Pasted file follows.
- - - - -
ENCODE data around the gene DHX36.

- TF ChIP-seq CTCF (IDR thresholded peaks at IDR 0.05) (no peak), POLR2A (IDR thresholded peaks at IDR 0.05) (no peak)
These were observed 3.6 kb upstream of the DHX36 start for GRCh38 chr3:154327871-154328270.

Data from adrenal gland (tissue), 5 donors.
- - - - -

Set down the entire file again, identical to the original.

ENCODE data around the gene DHX36.

- TF ChIP-seq CTCF (IDR thresholded peaks at IDR 0.05) (no peak), POLR2A (IDR thresholded peaks at IDR 0.05) (no peak)
These were observed 3.6 kb upstream of the DHX36 start for GRCh38 chr3:154327871-154328270.

Data from adrenal gland (tissue), 5 donors.